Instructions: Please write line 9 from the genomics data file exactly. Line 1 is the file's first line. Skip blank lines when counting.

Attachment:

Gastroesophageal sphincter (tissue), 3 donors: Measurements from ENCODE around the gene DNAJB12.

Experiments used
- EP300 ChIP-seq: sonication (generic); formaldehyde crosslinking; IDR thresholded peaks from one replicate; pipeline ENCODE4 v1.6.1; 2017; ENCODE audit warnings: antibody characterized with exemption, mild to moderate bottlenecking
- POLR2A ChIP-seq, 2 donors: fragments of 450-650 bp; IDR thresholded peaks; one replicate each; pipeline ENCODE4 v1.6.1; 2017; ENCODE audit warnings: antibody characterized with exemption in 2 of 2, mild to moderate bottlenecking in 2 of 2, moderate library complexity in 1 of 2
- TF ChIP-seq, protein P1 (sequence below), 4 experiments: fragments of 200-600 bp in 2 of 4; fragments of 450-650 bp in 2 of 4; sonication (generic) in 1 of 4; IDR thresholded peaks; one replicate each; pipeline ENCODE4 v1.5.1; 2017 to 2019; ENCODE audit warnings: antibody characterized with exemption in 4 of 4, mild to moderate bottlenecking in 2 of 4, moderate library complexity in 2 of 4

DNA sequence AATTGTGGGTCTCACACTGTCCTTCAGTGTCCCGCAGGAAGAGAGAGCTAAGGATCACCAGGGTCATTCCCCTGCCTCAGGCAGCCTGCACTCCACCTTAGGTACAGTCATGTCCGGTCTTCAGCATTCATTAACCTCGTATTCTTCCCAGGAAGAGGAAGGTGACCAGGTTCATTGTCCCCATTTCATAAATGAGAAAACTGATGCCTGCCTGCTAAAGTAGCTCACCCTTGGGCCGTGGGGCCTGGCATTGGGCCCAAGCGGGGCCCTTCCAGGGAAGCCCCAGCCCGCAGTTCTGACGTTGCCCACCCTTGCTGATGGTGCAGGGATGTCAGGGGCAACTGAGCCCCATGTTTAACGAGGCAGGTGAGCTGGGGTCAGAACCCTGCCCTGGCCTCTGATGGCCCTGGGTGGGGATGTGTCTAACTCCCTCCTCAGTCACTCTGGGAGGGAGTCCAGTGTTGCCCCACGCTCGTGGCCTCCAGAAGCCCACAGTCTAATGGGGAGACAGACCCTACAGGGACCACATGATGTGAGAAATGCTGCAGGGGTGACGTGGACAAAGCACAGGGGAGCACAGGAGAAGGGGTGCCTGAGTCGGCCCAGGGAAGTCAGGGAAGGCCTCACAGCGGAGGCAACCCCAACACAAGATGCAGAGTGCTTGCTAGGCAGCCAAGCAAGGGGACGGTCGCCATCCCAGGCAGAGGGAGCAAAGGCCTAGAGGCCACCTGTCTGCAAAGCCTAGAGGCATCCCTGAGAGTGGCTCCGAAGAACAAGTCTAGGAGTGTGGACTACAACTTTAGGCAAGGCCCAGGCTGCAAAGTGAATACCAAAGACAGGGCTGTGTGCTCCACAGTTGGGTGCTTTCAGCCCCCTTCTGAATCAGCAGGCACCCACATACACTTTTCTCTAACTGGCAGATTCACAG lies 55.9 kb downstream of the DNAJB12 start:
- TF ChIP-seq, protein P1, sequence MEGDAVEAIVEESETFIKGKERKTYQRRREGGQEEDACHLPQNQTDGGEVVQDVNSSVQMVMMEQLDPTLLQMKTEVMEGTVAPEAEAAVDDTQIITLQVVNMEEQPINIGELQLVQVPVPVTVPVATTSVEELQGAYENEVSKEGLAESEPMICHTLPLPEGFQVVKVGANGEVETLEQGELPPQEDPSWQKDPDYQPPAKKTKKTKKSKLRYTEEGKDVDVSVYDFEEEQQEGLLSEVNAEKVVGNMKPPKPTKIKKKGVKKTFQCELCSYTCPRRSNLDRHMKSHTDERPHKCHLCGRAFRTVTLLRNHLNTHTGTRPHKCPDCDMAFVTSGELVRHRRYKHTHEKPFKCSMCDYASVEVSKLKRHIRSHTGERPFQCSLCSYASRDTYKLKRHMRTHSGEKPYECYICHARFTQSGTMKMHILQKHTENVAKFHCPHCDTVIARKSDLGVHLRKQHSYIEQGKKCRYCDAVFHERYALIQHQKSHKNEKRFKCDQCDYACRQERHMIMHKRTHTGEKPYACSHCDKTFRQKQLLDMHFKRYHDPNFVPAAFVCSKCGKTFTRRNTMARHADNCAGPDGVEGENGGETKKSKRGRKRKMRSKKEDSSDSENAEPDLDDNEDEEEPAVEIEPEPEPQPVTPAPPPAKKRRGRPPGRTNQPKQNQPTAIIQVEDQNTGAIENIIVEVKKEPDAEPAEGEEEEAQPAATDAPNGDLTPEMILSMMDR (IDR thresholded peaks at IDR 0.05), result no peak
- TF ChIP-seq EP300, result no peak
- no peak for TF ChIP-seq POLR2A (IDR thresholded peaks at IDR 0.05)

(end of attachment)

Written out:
- no peak for TF ChIP-seq POLR2A (IDR thresholded peaks at IDR 0.05)